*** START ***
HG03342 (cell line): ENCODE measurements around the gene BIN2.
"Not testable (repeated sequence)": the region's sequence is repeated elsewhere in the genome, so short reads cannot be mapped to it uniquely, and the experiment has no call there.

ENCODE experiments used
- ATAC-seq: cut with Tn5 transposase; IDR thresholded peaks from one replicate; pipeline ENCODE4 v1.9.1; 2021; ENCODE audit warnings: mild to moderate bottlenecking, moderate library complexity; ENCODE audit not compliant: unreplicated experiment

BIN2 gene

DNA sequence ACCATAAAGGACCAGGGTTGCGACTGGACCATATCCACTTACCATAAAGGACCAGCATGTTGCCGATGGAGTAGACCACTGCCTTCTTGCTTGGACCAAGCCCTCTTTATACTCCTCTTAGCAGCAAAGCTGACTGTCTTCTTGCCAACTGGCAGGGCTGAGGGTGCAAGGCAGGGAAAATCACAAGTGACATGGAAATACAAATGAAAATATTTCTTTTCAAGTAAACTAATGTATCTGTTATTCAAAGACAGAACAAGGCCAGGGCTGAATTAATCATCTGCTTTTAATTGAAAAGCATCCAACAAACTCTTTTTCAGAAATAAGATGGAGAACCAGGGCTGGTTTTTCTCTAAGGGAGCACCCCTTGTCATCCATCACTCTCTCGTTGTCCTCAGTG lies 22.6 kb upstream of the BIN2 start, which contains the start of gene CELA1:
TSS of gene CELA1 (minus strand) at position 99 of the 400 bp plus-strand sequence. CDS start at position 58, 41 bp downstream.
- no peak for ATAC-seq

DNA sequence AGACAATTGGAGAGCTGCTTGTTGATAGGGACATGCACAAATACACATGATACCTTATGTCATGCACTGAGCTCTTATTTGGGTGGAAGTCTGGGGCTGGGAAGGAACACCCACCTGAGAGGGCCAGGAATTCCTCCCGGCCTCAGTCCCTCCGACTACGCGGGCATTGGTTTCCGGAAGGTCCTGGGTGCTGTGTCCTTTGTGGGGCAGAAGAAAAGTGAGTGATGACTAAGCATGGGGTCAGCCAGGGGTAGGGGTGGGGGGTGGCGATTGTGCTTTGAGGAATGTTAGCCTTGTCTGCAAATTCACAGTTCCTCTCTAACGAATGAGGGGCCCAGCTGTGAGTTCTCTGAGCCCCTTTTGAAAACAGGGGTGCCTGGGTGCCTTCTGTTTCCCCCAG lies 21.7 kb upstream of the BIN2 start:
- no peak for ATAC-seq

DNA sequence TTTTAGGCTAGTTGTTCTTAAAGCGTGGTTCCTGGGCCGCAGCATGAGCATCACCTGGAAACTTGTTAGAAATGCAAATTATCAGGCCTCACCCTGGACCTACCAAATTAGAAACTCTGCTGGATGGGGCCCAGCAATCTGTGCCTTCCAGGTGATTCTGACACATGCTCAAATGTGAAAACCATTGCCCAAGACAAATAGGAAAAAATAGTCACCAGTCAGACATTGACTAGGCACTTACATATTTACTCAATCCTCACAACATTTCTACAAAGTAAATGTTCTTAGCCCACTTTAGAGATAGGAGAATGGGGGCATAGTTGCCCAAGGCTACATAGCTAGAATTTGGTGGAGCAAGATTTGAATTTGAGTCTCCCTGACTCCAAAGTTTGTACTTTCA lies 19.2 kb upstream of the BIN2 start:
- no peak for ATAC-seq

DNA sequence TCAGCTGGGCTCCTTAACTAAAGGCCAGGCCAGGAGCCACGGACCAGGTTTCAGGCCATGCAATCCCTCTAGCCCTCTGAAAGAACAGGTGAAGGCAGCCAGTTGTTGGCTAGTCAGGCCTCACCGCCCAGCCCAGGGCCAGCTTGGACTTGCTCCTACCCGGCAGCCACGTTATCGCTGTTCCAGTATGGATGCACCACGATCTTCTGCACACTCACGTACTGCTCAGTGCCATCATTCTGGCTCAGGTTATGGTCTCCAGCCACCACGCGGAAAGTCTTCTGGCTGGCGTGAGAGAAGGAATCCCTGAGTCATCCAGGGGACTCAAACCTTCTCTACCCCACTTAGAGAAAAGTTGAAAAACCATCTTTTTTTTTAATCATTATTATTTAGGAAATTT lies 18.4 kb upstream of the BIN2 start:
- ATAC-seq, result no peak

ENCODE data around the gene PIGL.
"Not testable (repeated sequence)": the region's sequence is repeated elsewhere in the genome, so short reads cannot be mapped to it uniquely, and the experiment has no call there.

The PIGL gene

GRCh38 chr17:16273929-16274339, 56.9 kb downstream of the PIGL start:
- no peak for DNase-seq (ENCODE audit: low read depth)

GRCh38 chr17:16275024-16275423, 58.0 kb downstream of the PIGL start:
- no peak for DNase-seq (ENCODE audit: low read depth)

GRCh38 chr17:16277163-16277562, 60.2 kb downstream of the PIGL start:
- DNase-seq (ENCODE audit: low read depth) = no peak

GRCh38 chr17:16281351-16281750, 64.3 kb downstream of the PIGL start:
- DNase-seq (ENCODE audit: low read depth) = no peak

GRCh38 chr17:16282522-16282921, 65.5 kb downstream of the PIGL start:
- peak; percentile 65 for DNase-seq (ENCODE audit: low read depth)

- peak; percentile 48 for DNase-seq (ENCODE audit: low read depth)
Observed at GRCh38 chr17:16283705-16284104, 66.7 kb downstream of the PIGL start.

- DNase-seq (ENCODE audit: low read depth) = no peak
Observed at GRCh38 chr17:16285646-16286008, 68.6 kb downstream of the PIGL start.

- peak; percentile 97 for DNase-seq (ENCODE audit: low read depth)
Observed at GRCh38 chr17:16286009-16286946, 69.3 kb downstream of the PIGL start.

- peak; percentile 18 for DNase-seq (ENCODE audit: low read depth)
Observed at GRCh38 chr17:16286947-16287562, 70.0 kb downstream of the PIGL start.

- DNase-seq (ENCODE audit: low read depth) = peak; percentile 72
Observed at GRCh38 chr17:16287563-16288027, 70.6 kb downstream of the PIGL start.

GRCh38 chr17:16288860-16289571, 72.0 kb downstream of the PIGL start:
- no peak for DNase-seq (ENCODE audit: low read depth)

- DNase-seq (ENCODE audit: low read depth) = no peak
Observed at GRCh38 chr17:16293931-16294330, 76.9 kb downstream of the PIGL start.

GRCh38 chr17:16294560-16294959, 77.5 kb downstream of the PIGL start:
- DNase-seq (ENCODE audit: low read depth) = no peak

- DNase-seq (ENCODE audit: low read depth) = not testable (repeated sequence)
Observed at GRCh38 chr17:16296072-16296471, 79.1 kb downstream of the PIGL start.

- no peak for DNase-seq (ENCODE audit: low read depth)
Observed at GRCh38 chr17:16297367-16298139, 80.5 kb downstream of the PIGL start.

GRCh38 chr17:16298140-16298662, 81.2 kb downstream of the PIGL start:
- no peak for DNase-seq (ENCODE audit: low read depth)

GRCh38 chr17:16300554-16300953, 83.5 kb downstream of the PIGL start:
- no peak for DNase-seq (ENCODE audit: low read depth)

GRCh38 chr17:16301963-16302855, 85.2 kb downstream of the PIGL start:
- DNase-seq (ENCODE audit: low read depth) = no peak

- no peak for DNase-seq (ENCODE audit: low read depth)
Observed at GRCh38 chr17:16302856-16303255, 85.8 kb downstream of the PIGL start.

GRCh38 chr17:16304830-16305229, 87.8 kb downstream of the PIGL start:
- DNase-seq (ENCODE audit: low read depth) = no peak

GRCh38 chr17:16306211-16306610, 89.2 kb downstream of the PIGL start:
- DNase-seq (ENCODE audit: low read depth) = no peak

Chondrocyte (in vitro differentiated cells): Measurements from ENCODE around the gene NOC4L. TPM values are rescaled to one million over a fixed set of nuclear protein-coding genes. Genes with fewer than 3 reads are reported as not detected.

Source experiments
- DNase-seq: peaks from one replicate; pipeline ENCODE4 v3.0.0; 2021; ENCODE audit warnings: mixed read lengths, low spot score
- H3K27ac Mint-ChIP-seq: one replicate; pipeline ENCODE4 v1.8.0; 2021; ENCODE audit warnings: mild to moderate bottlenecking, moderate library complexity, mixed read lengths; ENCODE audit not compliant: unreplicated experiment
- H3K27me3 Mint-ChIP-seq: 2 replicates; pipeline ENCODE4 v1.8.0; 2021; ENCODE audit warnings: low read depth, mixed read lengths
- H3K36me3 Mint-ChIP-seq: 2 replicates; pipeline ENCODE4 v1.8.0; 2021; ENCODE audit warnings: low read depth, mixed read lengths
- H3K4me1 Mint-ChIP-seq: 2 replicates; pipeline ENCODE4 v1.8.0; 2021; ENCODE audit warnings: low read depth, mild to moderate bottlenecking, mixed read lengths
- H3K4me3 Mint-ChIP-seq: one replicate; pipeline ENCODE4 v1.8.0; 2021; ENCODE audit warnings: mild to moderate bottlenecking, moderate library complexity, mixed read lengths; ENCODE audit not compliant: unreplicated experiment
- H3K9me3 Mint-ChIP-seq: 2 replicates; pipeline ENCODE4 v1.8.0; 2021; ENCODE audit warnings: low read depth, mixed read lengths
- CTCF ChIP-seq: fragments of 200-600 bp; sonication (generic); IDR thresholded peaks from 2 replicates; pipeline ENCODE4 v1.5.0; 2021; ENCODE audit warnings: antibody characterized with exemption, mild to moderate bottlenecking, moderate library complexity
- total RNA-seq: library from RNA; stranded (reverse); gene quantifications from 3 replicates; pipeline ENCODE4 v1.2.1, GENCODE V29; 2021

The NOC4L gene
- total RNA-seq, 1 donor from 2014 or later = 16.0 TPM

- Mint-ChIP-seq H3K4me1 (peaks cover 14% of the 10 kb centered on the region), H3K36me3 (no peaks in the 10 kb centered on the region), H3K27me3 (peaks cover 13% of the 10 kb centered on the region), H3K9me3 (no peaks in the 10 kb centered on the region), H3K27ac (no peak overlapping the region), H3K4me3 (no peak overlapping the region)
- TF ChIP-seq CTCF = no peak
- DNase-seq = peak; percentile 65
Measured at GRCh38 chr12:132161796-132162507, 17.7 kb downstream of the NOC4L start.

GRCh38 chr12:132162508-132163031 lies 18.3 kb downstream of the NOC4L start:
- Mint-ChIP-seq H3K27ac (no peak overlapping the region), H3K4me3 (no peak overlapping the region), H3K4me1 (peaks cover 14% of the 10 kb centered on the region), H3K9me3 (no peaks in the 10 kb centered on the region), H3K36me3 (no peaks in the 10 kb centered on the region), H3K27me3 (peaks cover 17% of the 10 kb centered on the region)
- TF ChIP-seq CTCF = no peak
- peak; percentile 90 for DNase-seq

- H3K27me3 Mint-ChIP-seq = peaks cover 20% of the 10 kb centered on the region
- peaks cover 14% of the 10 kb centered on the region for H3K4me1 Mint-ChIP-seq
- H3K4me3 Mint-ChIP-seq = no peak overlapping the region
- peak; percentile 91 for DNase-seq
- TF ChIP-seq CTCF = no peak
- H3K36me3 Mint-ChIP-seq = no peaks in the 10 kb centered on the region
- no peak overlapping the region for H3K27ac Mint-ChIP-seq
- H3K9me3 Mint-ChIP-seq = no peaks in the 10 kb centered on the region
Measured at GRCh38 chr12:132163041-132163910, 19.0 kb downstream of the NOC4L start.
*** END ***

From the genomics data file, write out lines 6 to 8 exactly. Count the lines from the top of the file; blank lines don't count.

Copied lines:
DNA sequence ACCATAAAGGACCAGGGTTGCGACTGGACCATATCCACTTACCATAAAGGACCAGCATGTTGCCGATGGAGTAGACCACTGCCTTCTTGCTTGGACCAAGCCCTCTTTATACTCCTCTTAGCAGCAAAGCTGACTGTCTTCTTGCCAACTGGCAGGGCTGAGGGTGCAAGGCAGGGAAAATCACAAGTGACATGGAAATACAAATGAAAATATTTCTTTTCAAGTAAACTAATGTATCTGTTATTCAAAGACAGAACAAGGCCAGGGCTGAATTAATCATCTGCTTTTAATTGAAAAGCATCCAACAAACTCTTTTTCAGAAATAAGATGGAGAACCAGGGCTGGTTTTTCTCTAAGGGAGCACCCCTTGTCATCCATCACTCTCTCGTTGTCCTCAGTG lies 22.6 kb upstream of the BIN2 start, which contains the start of gene CELA1:
TSS of gene CELA1 (minus strand) at position 99 of the 400 bp plus-strand sequence. CDS start at position 58, 41 bp downstream.
- no peak for ATAC-seq